EIA: US Energy Consumption Could Take 30 Years to Recover

It will take a while for the energy sector to get to its new ‘normal,’ says the EIA Acting Administrator in the U.S. agency’s annual outlook clouded by the COVID-19 pandemic.

EIA: US Energy Consumption May Take 30 Years to Recover

Estimates in the EIA’s annual energy outlook are based on the pace of economic recovery, which are unknown because of COVID-19, the EIA says. (Source: Hart Energy)

U.S. energy consumption may not return to 2019 levels until 2029, the Energy Information Administration (EIA) forecast in its Annual Energy Outlook 2021, released Feb. 3.

The estimate is based on the pace of economic recovery, which is complicated by the continued impact of the COVID-19 pandemic. If the U.S. is saddled with low economic growth, the EIA said, energy consumption will not hit 2019 levels again until as late as 2050.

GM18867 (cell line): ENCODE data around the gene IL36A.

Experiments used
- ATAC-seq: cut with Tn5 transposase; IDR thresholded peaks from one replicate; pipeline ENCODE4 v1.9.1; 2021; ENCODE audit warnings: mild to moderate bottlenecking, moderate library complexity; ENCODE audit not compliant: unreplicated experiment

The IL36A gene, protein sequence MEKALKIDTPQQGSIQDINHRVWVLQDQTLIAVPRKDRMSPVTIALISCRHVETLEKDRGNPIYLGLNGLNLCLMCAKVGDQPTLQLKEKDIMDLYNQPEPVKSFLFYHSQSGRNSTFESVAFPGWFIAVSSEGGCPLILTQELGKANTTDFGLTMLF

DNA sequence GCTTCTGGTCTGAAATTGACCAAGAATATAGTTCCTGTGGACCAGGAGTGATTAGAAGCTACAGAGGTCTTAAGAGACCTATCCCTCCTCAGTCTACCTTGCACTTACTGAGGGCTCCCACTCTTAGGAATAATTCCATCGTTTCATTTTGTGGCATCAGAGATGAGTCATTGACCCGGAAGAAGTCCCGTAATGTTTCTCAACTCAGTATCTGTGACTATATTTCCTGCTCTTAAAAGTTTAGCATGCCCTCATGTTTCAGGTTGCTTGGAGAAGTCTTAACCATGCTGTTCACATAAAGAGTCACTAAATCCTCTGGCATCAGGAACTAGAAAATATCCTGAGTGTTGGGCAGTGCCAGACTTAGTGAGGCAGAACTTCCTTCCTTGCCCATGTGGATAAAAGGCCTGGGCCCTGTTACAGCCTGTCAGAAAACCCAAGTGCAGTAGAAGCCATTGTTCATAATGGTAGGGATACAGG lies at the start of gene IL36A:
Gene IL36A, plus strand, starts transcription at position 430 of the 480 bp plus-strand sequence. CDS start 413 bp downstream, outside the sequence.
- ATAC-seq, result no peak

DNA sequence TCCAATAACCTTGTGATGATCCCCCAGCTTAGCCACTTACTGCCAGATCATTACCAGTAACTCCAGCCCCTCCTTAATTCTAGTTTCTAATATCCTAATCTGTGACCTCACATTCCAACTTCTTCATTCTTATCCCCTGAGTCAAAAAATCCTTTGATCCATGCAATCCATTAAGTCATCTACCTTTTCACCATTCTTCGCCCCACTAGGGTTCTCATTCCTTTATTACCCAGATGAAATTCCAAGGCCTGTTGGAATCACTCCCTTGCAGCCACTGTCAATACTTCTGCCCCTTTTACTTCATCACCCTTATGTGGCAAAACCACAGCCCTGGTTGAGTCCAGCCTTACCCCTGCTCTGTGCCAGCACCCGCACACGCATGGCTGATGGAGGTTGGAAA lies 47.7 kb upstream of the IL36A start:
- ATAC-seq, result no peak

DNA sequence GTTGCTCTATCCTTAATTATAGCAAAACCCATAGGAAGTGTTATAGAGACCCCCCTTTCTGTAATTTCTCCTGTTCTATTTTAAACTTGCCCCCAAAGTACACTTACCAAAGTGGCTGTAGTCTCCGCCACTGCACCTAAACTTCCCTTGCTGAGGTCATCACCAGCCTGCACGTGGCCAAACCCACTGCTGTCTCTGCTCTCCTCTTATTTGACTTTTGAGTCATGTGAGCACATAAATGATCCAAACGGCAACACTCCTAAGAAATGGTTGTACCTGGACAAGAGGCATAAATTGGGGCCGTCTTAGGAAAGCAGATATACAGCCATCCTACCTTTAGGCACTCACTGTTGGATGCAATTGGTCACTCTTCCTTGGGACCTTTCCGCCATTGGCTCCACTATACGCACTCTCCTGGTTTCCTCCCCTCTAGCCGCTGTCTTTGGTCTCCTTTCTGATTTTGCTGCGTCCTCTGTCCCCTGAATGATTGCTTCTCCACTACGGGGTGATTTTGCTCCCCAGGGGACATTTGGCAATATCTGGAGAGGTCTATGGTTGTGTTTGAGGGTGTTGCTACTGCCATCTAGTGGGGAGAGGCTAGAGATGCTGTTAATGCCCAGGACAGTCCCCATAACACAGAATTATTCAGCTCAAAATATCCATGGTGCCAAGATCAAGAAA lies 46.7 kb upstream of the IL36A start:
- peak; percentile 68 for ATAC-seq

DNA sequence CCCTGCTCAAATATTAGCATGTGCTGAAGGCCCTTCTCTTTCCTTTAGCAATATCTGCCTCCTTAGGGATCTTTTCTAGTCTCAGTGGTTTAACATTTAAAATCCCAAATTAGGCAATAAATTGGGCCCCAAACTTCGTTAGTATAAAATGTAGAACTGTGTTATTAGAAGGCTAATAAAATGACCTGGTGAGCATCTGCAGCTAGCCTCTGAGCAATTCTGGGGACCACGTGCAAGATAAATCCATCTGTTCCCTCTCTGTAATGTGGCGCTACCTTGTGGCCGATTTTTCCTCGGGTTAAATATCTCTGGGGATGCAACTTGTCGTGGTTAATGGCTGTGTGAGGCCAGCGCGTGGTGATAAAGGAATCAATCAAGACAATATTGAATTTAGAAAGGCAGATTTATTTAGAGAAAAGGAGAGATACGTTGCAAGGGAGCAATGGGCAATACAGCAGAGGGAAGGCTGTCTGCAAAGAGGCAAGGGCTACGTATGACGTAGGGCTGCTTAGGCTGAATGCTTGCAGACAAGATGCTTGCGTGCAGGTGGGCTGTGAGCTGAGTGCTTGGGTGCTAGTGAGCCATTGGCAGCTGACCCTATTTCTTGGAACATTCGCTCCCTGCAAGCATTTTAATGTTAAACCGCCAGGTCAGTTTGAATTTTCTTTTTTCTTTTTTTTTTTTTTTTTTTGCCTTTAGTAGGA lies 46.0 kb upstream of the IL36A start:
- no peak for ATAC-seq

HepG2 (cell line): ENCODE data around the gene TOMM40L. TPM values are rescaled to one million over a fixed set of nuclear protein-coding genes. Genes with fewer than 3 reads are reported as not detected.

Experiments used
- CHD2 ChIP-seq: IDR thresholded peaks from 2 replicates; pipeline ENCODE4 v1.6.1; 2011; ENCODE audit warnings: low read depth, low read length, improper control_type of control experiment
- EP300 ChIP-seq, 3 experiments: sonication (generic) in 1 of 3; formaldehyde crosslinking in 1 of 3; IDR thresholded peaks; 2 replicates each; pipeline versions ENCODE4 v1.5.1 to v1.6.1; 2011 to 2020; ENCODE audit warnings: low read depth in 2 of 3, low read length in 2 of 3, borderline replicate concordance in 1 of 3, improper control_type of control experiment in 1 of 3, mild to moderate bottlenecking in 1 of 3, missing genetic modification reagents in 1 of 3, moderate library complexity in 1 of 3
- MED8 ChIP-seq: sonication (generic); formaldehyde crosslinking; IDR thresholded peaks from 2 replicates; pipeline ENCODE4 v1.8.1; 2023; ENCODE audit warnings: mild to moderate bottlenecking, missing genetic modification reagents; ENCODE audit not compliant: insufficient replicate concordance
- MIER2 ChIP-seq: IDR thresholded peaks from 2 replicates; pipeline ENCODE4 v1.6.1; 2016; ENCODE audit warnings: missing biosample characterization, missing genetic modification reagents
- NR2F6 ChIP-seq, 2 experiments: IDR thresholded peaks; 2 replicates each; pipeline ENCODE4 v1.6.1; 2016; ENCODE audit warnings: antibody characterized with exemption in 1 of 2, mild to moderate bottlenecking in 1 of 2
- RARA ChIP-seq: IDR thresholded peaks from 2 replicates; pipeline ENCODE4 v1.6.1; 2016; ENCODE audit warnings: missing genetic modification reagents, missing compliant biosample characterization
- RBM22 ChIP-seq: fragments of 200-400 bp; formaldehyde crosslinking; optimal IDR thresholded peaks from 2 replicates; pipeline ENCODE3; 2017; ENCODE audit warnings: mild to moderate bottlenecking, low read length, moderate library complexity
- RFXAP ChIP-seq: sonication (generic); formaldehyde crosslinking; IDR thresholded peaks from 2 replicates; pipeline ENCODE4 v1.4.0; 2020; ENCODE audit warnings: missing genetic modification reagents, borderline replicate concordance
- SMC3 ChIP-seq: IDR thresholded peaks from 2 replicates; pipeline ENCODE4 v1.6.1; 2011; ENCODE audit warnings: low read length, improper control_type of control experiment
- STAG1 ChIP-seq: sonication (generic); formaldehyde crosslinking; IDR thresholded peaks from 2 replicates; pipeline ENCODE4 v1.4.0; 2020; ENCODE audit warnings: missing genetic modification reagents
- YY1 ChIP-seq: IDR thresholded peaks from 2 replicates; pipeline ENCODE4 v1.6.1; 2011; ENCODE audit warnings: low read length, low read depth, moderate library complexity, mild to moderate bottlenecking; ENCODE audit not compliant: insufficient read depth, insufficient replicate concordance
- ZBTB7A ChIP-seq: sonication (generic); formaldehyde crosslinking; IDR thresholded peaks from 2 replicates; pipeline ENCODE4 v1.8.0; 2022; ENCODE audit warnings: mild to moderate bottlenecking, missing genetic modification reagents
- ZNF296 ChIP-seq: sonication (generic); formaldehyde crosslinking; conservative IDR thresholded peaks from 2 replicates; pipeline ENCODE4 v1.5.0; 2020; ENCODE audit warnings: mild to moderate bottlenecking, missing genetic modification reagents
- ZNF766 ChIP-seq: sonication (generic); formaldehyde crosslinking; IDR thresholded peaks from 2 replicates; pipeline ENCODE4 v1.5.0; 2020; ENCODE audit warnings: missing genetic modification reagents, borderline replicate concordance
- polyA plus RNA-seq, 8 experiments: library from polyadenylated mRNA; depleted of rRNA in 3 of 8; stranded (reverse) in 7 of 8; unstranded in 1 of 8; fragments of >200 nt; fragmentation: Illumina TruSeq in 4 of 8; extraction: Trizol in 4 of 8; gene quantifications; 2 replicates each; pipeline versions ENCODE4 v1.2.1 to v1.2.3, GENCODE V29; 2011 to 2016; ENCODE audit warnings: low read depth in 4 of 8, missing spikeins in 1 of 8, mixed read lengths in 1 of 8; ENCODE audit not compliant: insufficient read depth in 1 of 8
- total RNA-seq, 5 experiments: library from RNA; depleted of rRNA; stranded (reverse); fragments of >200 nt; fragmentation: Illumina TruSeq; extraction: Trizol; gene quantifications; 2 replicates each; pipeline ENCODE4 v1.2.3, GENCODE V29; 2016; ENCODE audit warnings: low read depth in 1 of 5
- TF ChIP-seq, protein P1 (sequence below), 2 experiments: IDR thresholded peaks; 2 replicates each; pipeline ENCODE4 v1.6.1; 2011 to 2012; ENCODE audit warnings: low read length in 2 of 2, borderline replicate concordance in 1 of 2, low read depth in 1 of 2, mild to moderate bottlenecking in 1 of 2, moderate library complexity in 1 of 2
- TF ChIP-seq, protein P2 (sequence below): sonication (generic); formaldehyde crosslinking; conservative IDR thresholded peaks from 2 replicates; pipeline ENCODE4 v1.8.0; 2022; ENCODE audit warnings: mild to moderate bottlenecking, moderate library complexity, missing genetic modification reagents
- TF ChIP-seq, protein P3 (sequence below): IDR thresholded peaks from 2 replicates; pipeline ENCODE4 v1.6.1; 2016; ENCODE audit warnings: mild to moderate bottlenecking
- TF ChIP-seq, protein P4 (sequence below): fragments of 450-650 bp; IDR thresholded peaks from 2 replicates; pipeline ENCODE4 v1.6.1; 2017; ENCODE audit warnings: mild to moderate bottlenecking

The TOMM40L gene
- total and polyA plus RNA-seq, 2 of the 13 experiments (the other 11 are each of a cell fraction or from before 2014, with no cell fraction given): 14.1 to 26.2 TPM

“It will take a while for the energy sector to get to its new ‘normal,’” EIA Acting Administrator Stephen Nalley said in a statement prior to the report’s release. “The pandemic triggered a historic energy demand shock that led to lower greenhouse gas emissions, decreases in energy production, and sometimes volatile commodity prices in 2020. The pace of economic recovery, advances in technology, changes in trade flows and energy incentives will determine how the United States produces and consumes energy in the future.”

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Joseph Markman

Joseph Markman, senior editor for Hart Energy, covers midstream, markets and policy/regulations.